9. https://www.superbestaudiofriends.org/index.php?threads/audio-terminology-subjective-terms-used-on-superbaf.3400/ SBAF as a forum is not everyones cup of tea, but they consciously work at getting this language/descriptive aspect of audio reviews consistent. Not only this, at least some of the regulars are more or less successful at practicing it.
  10. What would be civil is for you Mr. Quint to admit the failure of you and your publication (and your industry) to get anything right about MQA.
  11. An assessment some will say is glass half empty: Two threads were started on the same day at AS (then CA): https://audiophilestyle.com/forums/topic/30381-mqa-is-vaporware and https://audiophilestyle.com/forums/topic/30376-a-novel-way-to-massively-improve-the-sq-of-computer-audio-streaming/ For all the good the first has done and will continue to do, the latter has more views and shows us that the Old Guard status quo still has the majority right where they want them.
  12. TLDR answer: I am not exactly sure I have found folks who do reviews that have an "objective" subjectivity - they use language consistently and they have enough consistency in what they hear to use comparative/descriptive language such that I know what they mean when they say "this transducer is 'warm' but has greater 'detail/transparency' than this other transducer". @JoshM, @firedog, and to a lesser extent @The Computer Audiophilehere for example are examples of folks I have been able to correlate my experience with and understand what they mean. Tyll Hertsens of Inner Fidelity (now retired) was part of the way there, but for some reason at times he would deviate (in other words, a handful of his reviews did not seem consistent with the majority to my ears). There are some folks over at SBAF whom are consistent, and SBAF consciously promotes this consistency and use of language, but then there are some folks over there whom seem to deviate as well. I have noticed that those who do this, or even just try to do this, are not "radical" subjectivists nor are they "radical" objectivists. They to a person seem to have a balance and realism when it comes to electronics and engineering (and are able to admit voodoo when they see it), yet are also able to admit that gross measurements such as THD+N is not the sum total of the differences between equipment...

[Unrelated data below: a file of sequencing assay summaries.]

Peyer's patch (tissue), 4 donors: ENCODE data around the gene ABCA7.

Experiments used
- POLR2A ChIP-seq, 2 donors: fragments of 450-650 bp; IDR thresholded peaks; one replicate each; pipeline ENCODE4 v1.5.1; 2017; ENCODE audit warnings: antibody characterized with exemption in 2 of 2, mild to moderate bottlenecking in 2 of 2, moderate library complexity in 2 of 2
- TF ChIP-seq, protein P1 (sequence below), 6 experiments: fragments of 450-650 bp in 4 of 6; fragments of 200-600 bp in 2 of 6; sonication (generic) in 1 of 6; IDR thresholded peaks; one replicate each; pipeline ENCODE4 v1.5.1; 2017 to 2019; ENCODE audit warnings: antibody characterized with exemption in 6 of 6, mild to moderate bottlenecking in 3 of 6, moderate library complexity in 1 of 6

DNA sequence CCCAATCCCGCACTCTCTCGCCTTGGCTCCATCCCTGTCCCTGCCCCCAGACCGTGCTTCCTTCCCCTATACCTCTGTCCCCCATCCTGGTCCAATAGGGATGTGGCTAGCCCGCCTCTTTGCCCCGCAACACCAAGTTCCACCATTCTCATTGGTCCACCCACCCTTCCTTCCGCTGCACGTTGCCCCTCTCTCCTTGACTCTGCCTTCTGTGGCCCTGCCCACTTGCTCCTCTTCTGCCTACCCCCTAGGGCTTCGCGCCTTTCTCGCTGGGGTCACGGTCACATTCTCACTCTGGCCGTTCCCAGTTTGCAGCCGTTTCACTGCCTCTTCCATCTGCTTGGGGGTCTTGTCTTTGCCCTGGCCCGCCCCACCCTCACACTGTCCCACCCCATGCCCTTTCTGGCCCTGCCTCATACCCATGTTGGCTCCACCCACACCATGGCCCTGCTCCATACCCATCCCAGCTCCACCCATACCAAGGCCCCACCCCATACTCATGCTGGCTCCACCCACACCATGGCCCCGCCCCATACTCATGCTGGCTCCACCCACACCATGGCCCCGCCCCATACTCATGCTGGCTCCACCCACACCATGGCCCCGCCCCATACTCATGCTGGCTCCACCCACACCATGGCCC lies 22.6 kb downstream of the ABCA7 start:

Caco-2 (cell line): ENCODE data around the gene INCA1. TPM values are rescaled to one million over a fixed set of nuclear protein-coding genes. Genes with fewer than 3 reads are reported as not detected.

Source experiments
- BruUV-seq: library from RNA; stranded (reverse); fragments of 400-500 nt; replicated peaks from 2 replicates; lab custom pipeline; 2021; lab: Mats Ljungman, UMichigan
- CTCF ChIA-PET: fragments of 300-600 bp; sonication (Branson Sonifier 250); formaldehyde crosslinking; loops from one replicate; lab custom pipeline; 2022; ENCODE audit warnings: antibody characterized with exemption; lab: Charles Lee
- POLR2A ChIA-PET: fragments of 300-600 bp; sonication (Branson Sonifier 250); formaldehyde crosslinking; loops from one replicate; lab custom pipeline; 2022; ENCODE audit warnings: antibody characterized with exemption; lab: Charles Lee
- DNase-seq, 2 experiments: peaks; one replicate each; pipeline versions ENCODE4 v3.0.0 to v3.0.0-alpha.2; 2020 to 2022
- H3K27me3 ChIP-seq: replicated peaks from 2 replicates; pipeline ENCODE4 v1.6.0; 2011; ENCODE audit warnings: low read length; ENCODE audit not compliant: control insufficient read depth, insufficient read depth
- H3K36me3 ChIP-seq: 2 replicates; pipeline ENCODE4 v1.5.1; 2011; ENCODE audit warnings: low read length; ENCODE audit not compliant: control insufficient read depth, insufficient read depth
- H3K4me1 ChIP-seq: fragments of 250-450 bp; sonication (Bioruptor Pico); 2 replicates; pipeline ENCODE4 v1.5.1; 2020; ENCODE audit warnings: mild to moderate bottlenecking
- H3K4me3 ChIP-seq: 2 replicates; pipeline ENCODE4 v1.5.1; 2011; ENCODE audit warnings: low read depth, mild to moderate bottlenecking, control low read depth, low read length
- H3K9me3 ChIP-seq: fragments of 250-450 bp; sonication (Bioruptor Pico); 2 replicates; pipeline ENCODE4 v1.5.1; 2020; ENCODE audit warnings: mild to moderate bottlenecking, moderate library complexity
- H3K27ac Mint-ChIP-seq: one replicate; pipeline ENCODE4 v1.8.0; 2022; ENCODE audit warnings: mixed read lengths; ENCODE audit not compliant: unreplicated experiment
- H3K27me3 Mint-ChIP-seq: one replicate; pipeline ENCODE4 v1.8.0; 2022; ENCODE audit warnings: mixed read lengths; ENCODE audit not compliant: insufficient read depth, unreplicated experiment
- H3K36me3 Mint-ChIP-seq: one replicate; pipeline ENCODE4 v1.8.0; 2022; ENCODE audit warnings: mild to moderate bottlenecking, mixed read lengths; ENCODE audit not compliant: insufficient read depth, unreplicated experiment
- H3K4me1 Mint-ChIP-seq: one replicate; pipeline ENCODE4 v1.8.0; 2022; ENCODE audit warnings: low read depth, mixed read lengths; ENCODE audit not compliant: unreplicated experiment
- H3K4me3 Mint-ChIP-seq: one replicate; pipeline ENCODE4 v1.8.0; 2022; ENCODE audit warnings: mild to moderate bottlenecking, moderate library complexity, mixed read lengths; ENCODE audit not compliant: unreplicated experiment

13. Keeping it on track, what @kimo gets right is that he starts in the right place: language A useful subjectivism and review based hobby will have a common language - words will mean something, and that meaning will be transferable to others: when you say "transparent" or "warm" others will know what you mean and how it relates to their (subjective) preferences/expectations. A common language would even get us a kind of "honesty control" via a crowd source methodology. For example, when @Kimo claims he can hear the sound of "metal tweeters" (and thus the materials a transducer has imparts a "sound" to the waveform) others who don't have an expectation around this could report their subjective impressions in a common and repeatable language, and we could then correlate (based on multiple impressions) rather the material of transducers really does impart a "sound" to the waveform.
  14. Rather than let this thread get sidetracked by the Radical Subjectivists, I hope the OP and others will keep it on track. What the OP, Kimo, and Archi and others are pointing to is a rational and realistic subjectivism and a sensible balance between the objective and subjective aspects of audio. It is here that the hobby bears fruit and it is here that Radical Subjectivists of all sorts, rather the aggressive sort or the seeming "innocuous" such as @joelhaderail useful discussion with their insistence on an open-ended anything goes voodoo hobby/industry.
  15. Yes they do disagree, but on what basis? Radical subjectivism mostly, which is just open ended anything goes free for all. The sound of digital communications rests on this radical subjectivism and not on what we know about the math and engineering of digital communications. Beyond The Big Crazy however there is a real subjectivism, a real beauty, and a real place for audio to be about audio and not about your or anyone else's inner psychological needs for a free for all "I said it, and you can't disprove it"...